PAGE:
• The function ${\displaystyle f:\mathbb {R} \to \mathbb {R} }$  defined by ${\displaystyle f(x)=2x+1}$  is injective.
• The function ${\displaystyle g:\mathbb {R} \to \mathbb {R} }$  defined by ${\displaystyle g(x)=x^{2}}$  is not injective, because (for example) ${\displaystyle g(1)=1=g(-1).}$  However, if ${\displaystyle g}$  is redefined so that its domain is the non-negative real numbers [0,+∞), then ${\displaystyle g}$  is injective.
• The exponential function ${\displaystyle \exp :\mathbb {R} \to \mathbb {R} }$  defined by ${\displaystyle \exp(x)=e^{x}}$  is injective (but not surjective, as no real value maps to a negative number).
• The natural logarithm function ${\displaystyle \ln :(0,\infty )\to \mathbb {R} }$  defined by ${\displaystyle x\mapsto \ln x}$  is injective.
• The function ${\displaystyle g:\mathbb {R} \to \mathbb {R} }$  defined by ${\displaystyle g(x)=x^{n}-x}$  is not injective, since, for example, ${\displaystyle g(0)=g(1)=0.}$

More generally, when ${\displaystyle X}$  and ${\displaystyle Y}$  are both the real line ${\displaystyle \mathbb {R} ,}$  then an injective function ${\displaystyle f:\mathbb {R} \to \mathbb {R} }$  is one whose graph is never intersected by any horizontal line more than once. This principle is referred to as the horizontal line test.[1]

Not an injective function. Here ${\displaystyle X_{1}}$  and ${\displaystyle X_{2}}$  are subsets of ${\displaystyle X,Y_{1}}$  and ${\displaystyle Y_{2}}$  are subsets of ${\displaystyle Y}$ : for two regions where the function is not injective because more than one domain element can map to a single range element. That is, it is possible for more than one ${\displaystyle x}$  in ${\displaystyle X}$  to map to the same ${\displaystyle y}$  in ${\displaystyle Y.}$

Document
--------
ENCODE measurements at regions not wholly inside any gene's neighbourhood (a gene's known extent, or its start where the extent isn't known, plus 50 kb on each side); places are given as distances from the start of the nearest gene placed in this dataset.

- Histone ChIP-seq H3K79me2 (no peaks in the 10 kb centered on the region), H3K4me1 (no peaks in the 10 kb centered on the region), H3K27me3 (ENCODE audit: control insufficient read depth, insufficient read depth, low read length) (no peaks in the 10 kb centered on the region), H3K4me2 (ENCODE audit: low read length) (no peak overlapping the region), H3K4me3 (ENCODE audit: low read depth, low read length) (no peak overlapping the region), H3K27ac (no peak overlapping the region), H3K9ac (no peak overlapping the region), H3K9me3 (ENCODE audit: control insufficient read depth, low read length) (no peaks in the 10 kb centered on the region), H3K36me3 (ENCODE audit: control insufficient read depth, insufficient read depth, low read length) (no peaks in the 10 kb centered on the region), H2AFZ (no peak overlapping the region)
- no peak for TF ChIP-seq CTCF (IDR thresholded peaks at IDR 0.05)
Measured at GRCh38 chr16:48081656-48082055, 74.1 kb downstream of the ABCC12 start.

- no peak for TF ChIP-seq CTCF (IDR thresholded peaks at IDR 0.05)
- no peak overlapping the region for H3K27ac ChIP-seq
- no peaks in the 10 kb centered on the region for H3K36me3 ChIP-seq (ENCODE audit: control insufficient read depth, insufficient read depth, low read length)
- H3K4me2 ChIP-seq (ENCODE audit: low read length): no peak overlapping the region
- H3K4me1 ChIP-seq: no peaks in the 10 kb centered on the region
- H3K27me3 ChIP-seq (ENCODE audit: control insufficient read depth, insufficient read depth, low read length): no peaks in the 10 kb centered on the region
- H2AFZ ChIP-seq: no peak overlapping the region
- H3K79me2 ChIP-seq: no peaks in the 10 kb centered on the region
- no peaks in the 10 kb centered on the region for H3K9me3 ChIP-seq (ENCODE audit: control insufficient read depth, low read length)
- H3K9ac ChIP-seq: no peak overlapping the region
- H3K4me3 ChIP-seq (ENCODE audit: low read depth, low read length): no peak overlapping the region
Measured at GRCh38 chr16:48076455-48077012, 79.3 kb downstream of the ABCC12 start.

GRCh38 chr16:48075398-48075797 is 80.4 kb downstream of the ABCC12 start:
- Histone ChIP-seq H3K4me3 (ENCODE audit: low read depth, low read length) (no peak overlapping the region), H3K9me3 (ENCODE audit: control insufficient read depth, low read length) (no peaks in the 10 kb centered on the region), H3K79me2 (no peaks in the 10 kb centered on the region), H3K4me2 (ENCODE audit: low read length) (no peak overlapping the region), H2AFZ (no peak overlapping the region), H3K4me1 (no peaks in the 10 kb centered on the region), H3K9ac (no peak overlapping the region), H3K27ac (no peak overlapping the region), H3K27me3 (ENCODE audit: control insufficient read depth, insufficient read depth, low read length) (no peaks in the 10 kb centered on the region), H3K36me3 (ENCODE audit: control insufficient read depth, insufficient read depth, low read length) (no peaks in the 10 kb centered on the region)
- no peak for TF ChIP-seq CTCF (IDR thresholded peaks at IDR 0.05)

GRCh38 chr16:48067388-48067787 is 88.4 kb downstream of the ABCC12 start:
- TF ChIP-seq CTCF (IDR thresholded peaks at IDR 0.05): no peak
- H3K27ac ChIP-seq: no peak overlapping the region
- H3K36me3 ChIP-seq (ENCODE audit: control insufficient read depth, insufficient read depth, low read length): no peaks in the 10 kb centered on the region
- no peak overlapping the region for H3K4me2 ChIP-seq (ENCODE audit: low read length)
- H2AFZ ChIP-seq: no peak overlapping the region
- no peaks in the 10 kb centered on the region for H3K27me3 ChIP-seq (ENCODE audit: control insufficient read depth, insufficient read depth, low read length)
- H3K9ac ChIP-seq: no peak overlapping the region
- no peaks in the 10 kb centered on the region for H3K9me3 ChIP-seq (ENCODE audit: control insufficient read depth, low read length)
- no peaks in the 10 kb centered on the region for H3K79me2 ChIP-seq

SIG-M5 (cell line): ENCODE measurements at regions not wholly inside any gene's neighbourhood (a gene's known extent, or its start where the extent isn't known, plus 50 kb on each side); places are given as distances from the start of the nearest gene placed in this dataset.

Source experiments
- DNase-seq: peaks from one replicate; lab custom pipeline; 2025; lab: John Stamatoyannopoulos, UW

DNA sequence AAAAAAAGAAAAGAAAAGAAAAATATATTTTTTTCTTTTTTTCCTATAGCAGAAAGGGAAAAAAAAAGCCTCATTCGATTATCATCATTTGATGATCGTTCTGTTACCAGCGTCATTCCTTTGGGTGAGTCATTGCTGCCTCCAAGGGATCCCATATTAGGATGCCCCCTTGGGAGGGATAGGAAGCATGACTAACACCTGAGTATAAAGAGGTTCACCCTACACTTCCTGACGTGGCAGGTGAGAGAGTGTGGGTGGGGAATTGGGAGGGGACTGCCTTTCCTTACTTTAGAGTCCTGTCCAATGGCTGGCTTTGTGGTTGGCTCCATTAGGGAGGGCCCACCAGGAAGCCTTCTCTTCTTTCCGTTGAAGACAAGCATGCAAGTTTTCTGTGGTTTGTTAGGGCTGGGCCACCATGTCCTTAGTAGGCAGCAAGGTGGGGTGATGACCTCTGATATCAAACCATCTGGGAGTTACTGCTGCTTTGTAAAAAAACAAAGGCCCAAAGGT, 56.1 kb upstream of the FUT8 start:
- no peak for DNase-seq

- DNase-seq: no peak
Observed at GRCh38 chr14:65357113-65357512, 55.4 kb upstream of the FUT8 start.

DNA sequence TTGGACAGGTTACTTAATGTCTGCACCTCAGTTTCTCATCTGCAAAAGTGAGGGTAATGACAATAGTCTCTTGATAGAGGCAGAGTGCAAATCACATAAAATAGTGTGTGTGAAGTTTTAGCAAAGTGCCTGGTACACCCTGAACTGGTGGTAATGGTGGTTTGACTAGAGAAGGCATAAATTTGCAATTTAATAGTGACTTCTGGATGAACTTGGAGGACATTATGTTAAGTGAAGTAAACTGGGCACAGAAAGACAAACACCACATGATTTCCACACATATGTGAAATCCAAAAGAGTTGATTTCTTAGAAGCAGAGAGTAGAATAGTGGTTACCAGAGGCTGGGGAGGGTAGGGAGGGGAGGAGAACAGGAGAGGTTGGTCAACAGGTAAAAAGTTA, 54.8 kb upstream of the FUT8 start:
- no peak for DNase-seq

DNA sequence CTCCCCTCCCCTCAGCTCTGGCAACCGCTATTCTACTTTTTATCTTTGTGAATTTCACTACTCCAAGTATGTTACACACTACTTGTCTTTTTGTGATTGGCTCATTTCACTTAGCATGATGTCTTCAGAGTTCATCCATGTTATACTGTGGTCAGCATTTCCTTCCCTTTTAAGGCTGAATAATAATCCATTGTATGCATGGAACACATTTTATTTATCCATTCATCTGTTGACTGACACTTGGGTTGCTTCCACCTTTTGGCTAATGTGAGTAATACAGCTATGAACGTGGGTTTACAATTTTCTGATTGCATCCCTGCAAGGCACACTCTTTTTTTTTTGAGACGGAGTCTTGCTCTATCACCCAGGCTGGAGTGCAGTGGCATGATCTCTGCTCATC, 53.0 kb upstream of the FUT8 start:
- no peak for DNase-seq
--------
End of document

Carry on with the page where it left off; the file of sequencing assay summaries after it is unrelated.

Making functions injective. The previous function ${\displaystyle f:X\to Y}$  can be reduced to one or more injective functions (say) ${\displaystyle f:X_{1}\to Y_{1}}$  and ${\displaystyle f:X_{2}\to Y_{2},}$  shown by solid curves (long-dash parts of initial curve are not mapped to anymore). Notice how the rule ${\displaystyle f}$  has not changed – only the domain and range. ${\displaystyle X_{1}}$  and ${\displaystyle X_{2}}$  are subsets of ${\displaystyle X,Y_{1}}$  and ${\displaystyle Y_{2}}$  are subsets of ${\displaystyle Y}$ : for two regions where the initial function can be made injective so that one domain element can map to a single range element. That is, only one ${\displaystyle x}$  in ${\displaystyle X}$  maps to one ${\displaystyle y}$  in ${\displaystyle Y.}$

## Injections can be undone

Functions with left inverses are always injections. That is, given ${\displaystyle f:X\to Y,}$  if there is a function ${\displaystyle g:Y\to X}$  such that for every ${\displaystyle x\in X,}$

${\displaystyle g(f(x))=x}$  (${\displaystyle f}$  can be undone by ${\displaystyle g}$ ), then ${\displaystyle f}$  is injective. In this case, ${\displaystyle g}$  is called a retraction of ${\displaystyle f.}$  Conversely, ${\displaystyle f}$  is called a section of ${\displaystyle g.}$